Thursday, February 21, 2008

Childhood Play, Today's Toys, and Executive Functions

If you've been a teacher for several years, you've noticed the changes in children. As I've visited early childhood education programs, I've seen countless Show-and-Tell (or as I like to call it, "Bring-and-Brag") sessions devoted to children holding up the latest toy—you know, the one causing shoving matches at the local We-Be-Toys store—with almost nothing to say about it. It's evident what the toy "does" or the role that it is supposed to fill in a child's unstructured time. What's disheartening is that a look around the classroom often reveals a cache of similar toys. (And don't even get me started on church nurseries!) What's wrong with toys that serve a limited purpose?

If you didn't hear the report "
Old-Fashioned Play Builds Serious Skills" on NPR this morning, it is worth a listen. (You can click the link to connect to the webpage featuring the report.)

When I was in college, one of my professors advocated much closer cooperation between educators, parents, and medical professionals. She suggested that we consider establishing relationships with local pediatricians and spend time educating them on the importance of things like reading to children and childhood play. She also suggested we make materials for parents
available in the doctor's office (e.g., pamphlets) that emphasize these same ideas

I'm not trying to be "Chicken Little" here, but if the research clearly indicates what this report suggests, we may want to give that professor's suggestions some serious thought. Like I said, if you've taught long enough, you've seen these changes—and they're not educationally good for our children.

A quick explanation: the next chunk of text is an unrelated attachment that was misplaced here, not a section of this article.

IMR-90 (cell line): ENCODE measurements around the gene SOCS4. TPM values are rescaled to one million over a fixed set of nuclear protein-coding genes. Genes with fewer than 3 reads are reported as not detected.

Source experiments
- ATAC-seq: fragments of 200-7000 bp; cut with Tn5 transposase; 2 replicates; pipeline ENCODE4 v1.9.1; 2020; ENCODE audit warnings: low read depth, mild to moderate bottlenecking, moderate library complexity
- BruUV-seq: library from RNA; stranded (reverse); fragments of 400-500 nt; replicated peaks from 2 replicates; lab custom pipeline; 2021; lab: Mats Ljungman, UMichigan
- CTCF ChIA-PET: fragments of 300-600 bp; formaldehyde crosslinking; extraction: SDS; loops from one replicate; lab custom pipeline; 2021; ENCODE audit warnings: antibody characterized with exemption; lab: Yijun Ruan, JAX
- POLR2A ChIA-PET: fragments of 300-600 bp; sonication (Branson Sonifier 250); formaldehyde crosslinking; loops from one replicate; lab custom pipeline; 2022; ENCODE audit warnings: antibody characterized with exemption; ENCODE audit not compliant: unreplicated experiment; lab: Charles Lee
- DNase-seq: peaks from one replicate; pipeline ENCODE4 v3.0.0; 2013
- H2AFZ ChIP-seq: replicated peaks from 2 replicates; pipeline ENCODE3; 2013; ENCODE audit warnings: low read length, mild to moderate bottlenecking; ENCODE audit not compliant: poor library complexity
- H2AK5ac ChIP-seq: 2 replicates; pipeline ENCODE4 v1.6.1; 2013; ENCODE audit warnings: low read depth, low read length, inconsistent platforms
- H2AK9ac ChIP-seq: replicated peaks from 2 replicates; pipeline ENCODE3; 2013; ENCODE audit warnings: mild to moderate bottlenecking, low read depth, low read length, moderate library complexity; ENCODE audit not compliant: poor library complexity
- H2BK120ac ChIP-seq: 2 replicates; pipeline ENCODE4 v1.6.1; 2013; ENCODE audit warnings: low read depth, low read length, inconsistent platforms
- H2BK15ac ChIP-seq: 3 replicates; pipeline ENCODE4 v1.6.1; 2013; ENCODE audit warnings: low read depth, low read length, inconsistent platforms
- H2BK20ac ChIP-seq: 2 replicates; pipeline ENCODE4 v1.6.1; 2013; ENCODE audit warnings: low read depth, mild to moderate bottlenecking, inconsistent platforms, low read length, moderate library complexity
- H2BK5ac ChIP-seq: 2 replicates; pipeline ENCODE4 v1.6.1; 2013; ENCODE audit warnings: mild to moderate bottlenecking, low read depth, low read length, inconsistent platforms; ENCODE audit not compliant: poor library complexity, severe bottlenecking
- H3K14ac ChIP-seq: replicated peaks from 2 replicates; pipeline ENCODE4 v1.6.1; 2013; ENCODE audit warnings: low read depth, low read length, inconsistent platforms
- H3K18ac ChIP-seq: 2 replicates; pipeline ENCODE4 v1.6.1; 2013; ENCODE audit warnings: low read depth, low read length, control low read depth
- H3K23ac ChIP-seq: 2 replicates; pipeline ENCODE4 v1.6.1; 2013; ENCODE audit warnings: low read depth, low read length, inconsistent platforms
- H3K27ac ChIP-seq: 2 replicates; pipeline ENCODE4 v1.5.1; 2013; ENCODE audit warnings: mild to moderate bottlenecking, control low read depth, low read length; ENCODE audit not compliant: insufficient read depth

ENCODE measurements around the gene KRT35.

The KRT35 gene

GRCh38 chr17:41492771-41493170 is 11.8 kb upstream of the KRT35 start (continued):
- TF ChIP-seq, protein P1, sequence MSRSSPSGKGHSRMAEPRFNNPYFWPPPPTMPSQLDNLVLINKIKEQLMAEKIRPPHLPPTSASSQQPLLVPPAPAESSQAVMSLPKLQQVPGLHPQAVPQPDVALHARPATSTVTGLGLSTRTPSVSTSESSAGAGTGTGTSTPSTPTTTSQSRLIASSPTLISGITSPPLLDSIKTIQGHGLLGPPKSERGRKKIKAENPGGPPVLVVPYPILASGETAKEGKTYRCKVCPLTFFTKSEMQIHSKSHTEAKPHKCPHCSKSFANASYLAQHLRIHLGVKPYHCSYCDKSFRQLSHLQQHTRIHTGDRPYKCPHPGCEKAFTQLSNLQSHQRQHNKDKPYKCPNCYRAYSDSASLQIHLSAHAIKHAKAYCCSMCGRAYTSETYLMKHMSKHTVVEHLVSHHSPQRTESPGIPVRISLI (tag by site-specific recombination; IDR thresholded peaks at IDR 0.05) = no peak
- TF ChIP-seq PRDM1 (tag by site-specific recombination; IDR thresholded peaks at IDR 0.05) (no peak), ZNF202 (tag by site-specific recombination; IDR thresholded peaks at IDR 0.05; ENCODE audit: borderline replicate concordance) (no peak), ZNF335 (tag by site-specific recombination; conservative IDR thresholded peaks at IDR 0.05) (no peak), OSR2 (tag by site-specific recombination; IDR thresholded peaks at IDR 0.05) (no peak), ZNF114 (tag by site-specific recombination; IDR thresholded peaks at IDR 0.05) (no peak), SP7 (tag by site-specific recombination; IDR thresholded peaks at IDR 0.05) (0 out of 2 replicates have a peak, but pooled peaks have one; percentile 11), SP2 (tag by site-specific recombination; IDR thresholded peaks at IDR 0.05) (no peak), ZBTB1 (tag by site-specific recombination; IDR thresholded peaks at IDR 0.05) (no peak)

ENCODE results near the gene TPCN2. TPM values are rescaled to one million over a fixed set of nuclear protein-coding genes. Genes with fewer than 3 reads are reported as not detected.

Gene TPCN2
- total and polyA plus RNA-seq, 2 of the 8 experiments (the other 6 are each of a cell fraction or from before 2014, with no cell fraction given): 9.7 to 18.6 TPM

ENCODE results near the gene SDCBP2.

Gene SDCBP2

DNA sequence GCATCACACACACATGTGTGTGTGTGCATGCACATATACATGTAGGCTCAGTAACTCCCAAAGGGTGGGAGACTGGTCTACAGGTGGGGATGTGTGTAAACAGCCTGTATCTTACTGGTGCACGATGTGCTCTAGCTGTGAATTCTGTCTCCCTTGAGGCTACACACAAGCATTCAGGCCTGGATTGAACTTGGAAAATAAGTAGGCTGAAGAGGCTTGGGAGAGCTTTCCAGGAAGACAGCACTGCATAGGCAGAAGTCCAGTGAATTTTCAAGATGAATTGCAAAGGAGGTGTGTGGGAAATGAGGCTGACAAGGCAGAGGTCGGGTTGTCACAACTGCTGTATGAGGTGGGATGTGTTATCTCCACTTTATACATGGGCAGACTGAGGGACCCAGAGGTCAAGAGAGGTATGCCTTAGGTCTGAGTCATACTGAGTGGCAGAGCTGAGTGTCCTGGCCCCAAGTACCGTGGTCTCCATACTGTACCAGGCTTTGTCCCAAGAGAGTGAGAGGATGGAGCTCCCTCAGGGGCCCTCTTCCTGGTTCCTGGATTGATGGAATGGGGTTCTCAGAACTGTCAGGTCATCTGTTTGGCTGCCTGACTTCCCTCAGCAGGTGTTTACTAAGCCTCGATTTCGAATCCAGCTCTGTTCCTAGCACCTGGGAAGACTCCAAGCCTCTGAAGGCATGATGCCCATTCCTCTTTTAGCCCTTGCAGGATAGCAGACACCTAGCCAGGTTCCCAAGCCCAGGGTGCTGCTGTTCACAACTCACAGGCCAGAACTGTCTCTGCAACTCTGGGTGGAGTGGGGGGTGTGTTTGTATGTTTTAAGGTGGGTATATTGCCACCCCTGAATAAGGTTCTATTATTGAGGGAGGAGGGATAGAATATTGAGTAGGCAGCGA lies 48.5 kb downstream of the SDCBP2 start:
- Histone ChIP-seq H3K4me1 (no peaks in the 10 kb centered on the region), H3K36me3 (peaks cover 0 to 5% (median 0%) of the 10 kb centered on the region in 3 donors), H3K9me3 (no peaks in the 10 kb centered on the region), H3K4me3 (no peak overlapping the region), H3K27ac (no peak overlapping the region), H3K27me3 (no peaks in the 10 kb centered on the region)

Wednesday, February 20, 2008

Better Feedback, Increased Learning

I came across an interesting blog posting this morning. It details the thinking behind a charter school working with students who have significant educational challenges.

Review my blog posting "
Framing Feedback for Continued Learning"

and then check out the summary of this school’s approach and results: The First Step Is Failure.

They are finding that “A classroom environment that welcomes error as a gateway to learning contributes to better feedback responses,” and better feedback increases learning!

Wednesday, February 6, 2008

"Hands-on" Thinking

The current edition of Scientific American Mind summarizes a fascinating finding. Researchers at the University of Chicago found that children who used gestures while explaining how they approached a math problem developed new problem-solving strategies and became more responsive to additional instruction. Talking “with their hands” prompted new thinking and prepared subjects for new learning.

This is an intriguing finding. Researchers have believed for some time that connections between the cerebellum, which coordinates physical action, and other brain regions may play a role in coordinating thought. Imagine watching a figure skater just learning a new move contrasted with a figure skater who has performed that same move for years. The smoothness with which the veteran performs the move is due in large part to the cerebellum. So, if smoothness of physical movement and fluidity of thought share neural geography, it would not be surprising to find one positively influencing the other.

However, what’s fascinating here is the increased receptivity to additional instruction. Gesturing actually influenced learner motivation and eagerness for additional teaching. Makes me want to ask students to show (with their hands) and tell more often. Apparently, “hands-on thinking” has its advantages!